Commissioners say homeowners should get rebate checks

February 01, 2006|by TARA REILLY


The Washington County Commissioners on Tuesday unanimously endorsed mailing rebate checks, possibly worth at least $100, to thousands of taxpayers who own homes or other residential buildings in the county if the county's finances remain stable for the current fiscal year.

The commissioners previously set aside $2 million for rebates, but the total amount distributed could jump to $5 million if the county's revenues and expenditures stay on track, Budget and Finance Director Debra Murray said.

The commissioners agreed by consensus to support the rebates, but held off taking an official vote until the details are worked out.


The commissioners have said over the last several weeks that they favored providing some type of relief for taxpayers in the midst of rising property assessments.

"That $100 helps ... fixed-income people," County Administrator Rodney M. Shoop said.

The rebate checks probably would be mailed by the end of August or early September, Murray said. Approximately 40,000 taxable residential accounts would be eligible for the rebates.

The $5 million that could go toward rebates consists of the $2 million the commissioners set aside from fiscal year 2005's budget surplus and the possible $3 million from this year's budget, Murray said.

The rebate discussion wasn't listed on the commissioners' agenda for Tuesday's meeting, but it came up during comments made by Commissioner John C. Munson.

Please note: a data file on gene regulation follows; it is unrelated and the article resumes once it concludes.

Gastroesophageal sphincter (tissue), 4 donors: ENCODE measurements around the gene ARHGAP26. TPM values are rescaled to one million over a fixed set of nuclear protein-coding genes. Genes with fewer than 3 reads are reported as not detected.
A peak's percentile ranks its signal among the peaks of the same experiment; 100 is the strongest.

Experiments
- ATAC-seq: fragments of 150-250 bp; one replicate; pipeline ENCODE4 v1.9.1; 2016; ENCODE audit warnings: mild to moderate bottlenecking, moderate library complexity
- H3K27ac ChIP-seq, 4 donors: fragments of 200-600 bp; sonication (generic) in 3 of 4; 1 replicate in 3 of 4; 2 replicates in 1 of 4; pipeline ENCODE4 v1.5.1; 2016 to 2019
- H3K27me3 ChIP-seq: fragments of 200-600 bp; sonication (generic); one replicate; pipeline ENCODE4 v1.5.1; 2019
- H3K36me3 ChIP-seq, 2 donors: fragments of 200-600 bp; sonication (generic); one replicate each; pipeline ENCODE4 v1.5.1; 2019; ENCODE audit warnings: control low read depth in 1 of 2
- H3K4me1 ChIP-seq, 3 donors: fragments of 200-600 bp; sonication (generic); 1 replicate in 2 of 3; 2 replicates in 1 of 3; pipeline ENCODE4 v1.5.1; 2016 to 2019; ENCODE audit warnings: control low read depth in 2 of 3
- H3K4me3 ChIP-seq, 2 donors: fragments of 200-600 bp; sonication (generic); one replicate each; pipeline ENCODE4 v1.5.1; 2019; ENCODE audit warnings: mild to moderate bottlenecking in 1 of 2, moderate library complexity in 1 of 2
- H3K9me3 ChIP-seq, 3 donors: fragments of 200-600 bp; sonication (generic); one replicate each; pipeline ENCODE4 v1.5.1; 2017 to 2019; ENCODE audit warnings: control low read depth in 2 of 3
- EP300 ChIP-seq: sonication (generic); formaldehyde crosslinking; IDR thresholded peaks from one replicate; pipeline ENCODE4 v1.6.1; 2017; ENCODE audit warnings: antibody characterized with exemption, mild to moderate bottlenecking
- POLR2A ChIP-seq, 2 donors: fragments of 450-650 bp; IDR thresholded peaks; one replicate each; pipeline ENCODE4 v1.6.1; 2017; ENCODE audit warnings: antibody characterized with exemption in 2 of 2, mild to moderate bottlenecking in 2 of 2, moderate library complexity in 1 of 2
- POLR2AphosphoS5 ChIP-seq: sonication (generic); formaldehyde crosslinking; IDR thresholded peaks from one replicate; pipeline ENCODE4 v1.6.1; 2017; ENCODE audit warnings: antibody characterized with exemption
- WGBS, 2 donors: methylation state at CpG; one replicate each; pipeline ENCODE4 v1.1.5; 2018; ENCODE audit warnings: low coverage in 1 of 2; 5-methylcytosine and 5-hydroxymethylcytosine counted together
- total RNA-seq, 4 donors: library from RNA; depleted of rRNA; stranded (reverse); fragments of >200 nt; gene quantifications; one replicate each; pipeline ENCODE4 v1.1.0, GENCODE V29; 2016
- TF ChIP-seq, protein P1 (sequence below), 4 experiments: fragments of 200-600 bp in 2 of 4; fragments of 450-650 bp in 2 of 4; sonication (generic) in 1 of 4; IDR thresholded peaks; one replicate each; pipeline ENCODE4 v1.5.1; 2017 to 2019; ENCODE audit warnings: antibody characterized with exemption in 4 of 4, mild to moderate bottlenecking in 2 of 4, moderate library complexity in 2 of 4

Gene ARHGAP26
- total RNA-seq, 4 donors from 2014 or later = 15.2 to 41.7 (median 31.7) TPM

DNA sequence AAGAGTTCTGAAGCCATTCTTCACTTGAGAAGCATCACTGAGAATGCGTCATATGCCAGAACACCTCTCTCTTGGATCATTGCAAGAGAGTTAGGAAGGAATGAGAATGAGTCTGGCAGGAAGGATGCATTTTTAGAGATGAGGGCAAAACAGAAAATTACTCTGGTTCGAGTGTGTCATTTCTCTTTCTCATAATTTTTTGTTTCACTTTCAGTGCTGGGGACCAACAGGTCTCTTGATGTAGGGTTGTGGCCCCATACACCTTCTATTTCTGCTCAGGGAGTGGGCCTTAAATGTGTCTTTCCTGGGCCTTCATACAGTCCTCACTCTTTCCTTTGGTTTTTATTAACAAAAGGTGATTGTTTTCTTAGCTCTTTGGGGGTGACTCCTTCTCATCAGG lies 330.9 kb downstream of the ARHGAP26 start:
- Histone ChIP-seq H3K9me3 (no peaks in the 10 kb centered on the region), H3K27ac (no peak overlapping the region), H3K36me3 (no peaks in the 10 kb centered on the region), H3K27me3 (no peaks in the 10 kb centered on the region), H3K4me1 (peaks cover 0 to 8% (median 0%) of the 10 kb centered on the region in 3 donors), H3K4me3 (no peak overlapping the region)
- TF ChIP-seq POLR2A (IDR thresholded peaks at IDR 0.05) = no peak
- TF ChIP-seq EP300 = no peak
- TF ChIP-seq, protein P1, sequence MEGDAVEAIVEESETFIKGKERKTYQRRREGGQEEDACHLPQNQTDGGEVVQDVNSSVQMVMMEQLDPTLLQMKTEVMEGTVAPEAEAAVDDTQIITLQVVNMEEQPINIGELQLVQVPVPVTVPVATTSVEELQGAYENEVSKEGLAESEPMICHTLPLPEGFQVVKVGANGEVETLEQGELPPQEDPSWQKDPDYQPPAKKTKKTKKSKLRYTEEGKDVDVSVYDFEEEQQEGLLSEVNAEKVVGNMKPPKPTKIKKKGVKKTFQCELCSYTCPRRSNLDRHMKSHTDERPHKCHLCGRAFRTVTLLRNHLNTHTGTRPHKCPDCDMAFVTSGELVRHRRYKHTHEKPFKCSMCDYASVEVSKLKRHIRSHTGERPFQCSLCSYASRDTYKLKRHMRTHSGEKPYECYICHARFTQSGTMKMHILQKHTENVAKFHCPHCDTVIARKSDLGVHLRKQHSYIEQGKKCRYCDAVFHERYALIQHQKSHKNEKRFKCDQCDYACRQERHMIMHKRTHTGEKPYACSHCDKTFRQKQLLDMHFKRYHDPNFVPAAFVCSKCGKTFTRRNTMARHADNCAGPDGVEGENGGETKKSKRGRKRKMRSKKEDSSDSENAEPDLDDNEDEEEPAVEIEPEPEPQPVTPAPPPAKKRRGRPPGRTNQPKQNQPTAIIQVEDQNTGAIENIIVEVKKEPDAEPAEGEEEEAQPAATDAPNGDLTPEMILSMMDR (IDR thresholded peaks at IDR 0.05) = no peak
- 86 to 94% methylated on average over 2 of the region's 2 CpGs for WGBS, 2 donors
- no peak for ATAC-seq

Munson said he thought the commissioners should decide at the meeting whether the $2 million that previously had been set aside for rebates be distributed to residential or commercial property owners.

Shoop then informed the commissioners that staff members had been working on a plan that would allow the larger rebates for taxpayers who own homes and other residential structures.

"I like that idea," Munson said.

"I can go along with that," Commissioner Doris J. Nipps said. "You guys seem to have thought that out."

Commissioners Vice President William J. Wivell said he supports the rebates but that the commissioners still have "assessment issues" to work out.

Last week, Munson proposed a series of tax reduction measures and suggested that taxpayers send e-mail, call or mail letters to the commissioners letting them know their thoughts about tax relief.

Munson said he wants the commissioners to reduce the county's property tax rate to the constant yield property tax rate, which would shave about six cents off the property tax rate; lower the cap on how much assessments may rise each year; and ask state lawmakers for the ability to exempt the first $25,000 of assessed value of a property from taxes.

The constant yield tax rate is set up to provide local governments with stable property tax revenue each year. As property assessments rise, the constant yield drops to the point where the revenue generated by the property tax stays at a constant level from one year to the next, according to the Maryland Department of Assessments and Taxation.

Wivell has said he would like to look at lowering the assessment cap and an across-the-board tax exemption that affects owner-occupied and tenant-occupied properties.

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